Previous Challenge Entry (Level 4 – Masters)
Topic: RELAX (06/08/17)
- TITLE: Hiking the Mountain
By Francie Snell
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My heart soared with childlike excitement as I thought of being there again. “Four and a half miles up the canyon? I don’t remember it being that far,” I commented to my husband as we prepared for the trip the night before. I chose to ignore my aching joints and the 20 extra pounds I’d put on over the years as I weighed my 10-pound pack on our bathroom scale.
The next morning, we eagerly started off from the trailhead for the hike. A lush green meadow spread out under a cloudless sky beckoned us on as we walked a steady pace along the soft dirt road that ran through it. The level ground continued for about a half mile before we began the gradual incline. The river roared in the distance, calling us up the canyon.
Soon the trail crossed a wooden foot bridge. The melting snow crashed down the canyon churning the water a light green. We traversed the bridge and began our ascent.
Up the steep granite stairs, impressions of hoof marks in pockets of soft dirt reminded us of a faster and easier way to make it up the mountain. Yet under the warm sun, we slowly trudged up the steps agreeing it was good exercise.
A second bridge further up the trail allowed a bird’s eye view of two equally turbulent rivers, roaring like jet engines, converging into one.
Up again we started our climb up an even more steep flight of steps. With my hiking sticks firmly placed, I heaved myself up one stone at a time when suddenly my recall kicked in. Didn’t I get sick from exhaustion when I hiked this trail before? Pondering that thought we eventually arrived at the top of the longer than I liked stairway which I pleadingly hoped was the halfway point of our expedition. I took a long deep breath with a sense of victory.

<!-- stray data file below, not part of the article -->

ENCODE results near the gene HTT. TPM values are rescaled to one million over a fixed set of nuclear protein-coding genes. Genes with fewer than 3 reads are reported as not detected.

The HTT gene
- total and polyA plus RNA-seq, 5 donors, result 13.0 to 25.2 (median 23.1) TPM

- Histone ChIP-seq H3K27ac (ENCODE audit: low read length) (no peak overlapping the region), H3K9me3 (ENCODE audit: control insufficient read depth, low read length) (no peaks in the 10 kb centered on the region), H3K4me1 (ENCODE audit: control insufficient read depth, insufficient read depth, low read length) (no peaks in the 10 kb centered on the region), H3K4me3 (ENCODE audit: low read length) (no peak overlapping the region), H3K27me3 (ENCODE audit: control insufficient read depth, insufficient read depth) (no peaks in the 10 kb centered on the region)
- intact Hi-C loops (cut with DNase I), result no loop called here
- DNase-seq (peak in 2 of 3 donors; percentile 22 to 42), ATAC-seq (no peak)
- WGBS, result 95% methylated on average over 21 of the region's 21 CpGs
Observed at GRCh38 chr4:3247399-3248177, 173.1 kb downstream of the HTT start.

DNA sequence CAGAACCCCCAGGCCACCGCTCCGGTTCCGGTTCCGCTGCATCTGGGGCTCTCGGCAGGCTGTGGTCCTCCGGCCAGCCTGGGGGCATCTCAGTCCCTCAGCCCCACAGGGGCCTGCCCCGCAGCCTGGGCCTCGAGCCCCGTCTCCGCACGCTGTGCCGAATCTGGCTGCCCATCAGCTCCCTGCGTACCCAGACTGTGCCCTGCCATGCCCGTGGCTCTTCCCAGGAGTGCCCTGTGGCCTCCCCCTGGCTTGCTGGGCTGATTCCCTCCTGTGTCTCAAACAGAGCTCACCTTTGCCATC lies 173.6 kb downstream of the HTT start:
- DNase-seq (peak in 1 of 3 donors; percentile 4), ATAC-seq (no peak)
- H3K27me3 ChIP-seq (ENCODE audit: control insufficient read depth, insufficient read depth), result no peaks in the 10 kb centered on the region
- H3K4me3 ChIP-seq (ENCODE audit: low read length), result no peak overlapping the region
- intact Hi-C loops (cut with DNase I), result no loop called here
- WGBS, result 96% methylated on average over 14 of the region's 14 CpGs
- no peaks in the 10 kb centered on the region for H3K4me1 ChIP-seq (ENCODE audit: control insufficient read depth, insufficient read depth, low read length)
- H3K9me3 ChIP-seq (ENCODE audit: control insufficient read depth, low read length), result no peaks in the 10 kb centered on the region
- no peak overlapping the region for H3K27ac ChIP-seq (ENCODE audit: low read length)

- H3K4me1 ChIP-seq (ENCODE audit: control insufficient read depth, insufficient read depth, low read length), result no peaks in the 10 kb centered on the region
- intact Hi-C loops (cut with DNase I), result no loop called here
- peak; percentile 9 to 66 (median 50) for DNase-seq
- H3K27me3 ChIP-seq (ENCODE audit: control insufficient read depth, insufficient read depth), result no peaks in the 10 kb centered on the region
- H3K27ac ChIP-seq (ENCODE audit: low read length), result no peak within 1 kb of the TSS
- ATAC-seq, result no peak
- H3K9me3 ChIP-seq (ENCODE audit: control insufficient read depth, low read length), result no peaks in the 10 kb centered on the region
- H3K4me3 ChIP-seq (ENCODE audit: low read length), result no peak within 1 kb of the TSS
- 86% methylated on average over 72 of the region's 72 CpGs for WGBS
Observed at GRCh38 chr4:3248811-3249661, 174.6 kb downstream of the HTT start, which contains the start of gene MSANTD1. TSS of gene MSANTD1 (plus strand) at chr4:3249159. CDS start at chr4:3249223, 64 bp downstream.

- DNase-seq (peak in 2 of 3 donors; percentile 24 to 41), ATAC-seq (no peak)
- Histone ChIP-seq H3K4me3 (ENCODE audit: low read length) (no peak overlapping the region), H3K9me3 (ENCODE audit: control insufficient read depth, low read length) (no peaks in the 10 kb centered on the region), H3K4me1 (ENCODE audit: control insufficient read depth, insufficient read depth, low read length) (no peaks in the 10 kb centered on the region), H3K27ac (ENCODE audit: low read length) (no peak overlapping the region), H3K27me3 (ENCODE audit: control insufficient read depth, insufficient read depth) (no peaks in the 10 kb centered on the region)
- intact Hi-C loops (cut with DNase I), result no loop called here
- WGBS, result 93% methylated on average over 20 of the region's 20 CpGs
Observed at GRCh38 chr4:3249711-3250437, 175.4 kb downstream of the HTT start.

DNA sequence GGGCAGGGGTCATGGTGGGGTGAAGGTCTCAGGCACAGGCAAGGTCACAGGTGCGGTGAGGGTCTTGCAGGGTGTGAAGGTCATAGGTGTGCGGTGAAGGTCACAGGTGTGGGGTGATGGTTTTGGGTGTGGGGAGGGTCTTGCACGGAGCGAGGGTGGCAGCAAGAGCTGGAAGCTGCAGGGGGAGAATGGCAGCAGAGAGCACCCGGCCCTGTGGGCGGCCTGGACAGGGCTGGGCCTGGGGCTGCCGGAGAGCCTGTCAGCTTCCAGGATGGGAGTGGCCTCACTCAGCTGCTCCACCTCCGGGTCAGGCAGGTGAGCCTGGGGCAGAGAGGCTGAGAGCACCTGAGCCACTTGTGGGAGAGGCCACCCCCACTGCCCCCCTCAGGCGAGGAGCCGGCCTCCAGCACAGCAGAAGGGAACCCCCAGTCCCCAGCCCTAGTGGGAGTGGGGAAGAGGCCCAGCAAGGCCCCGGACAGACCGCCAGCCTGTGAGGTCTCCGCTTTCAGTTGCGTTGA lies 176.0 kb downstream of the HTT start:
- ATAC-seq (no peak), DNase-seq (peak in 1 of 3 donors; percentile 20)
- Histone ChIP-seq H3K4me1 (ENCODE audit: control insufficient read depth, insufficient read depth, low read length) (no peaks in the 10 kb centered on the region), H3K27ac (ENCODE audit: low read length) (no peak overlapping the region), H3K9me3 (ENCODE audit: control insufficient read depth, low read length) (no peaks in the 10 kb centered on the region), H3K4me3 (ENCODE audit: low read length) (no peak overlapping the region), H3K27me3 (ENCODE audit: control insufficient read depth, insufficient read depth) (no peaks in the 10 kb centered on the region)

We continued laboring up the steep switchbacks around occasional fields of snow still lingering late into the season. Dry creek beds had come to life with rushing torrents of newly melted snow, and massive waterfalls cascaded down towering granite cliffs. The pine scented air was filled with sounds of rushing water from all directions.
Then I saw him in the distance, a hiker bouncing along the trail coming our way. I was suspicious of the young man’s energy as he approached us. I tried to appear cool and calm, like I wasn’t about to pass out, as I gasped for breath.
“Where’d you hike from?” my husband cheerfully asked as the man stepped around us on the path.
He stopped and looked at us. “Kennedy Lake” he chirped.
I studied his too small pack which appeared to be empty. “Did you spend the night?” I asked.
“No, just went there for a day hike.” (According to the map, he had just walked well over ten miles.)
So, at 11:00 in the morning, I was envious of the man’s apparent stamina. Yet, feeling a bit woozy, I knew we didn’t have far to go. However, we needed to take a break.
We found a level surface just off the trail and laid our backpacks in the shade of a tall cedar. Filtered sunlight streamed through its branches above us as we laid our heads on our packs. A wet mist flew high above the crashing white waters of the river a short distance away. Away from the phones, the iPhone, the radio …. For the first time that day, I began to relax. God’s country it’s called. Now I know why.
After a short snooze, I claimed my second wind and we climbed the narrow trail up the side of the mountain. The heat of the sun beating down felt good as the refreshing winds blew through the canyon.
Then finally, with a great sense of relief, we finally arrived at a crest overlooking our destination. It was the same place I vividly remembered from years before. I inhaled with a deep sense of appreciation, soaking in the raw beauty of it all. All tension seemed to flow from my body as I looked out upon the tranquil blue waters of the reservoir embraced by towering granite walls. It was a vision I will never forget.
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